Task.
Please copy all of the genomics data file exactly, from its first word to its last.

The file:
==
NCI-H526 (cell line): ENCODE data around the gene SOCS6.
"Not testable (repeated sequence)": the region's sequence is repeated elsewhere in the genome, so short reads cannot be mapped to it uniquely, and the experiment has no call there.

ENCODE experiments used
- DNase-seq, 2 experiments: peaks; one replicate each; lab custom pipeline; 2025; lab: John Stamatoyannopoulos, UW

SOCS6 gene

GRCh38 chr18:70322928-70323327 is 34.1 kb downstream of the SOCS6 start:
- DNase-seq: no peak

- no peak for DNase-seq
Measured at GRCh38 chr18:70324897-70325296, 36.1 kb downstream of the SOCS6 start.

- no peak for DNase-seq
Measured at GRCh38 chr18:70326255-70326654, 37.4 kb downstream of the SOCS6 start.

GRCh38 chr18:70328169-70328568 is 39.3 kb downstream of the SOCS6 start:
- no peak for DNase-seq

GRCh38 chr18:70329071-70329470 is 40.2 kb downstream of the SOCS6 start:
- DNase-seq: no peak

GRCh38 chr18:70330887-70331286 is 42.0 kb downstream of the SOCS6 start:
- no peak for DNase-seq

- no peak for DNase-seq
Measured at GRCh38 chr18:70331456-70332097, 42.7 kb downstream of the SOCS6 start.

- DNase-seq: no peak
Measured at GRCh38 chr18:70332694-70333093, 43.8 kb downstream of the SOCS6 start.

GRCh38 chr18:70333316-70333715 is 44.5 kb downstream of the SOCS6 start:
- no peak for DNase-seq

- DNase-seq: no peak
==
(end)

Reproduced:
NCI-H526 (cell line): ENCODE data around the gene SOCS6.
"Not testable (repeated sequence)": the region's sequence is repeated elsewhere in the genome, so short reads cannot be mapped to it uniquely, and the experiment has no call there.

ENCODE experiments used
- DNase-seq, 2 experiments: peaks; one replicate each; lab custom pipeline; 2025; lab: John Stamatoyannopoulos, UW

SOCS6 gene

GRCh38 chr18:70322928-70323327 is 34.1 kb downstream of the SOCS6 start:
- DNase-seq: no peak

- no peak for DNase-seq
Measured at GRCh38 chr18:70324897-70325296, 36.1 kb downstream of the SOCS6 start.

- no peak for DNase-seq
Measured at GRCh38 chr18:70326255-70326654, 37.4 kb downstream of the SOCS6 start.

GRCh38 chr18:70328169-70328568 is 39.3 kb downstream of the SOCS6 start:
- no peak for DNase-seq

GRCh38 chr18:70329071-70329470 is 40.2 kb downstream of the SOCS6 start:
- DNase-seq: no peak

GRCh38 chr18:70330887-70331286 is 42.0 kb downstream of the SOCS6 start:
- no peak for DNase-seq

- no peak for DNase-seq
Measured at GRCh38 chr18:70331456-70332097, 42.7 kb downstream of the SOCS6 start.

- DNase-seq: no peak
Measured at GRCh38 chr18:70332694-70333093, 43.8 kb downstream of the SOCS6 start.

GRCh38 chr18:70333316-70333715 is 44.5 kb downstream of the SOCS6 start:
- no peak for DNase-seq

- DNase-seq: no peak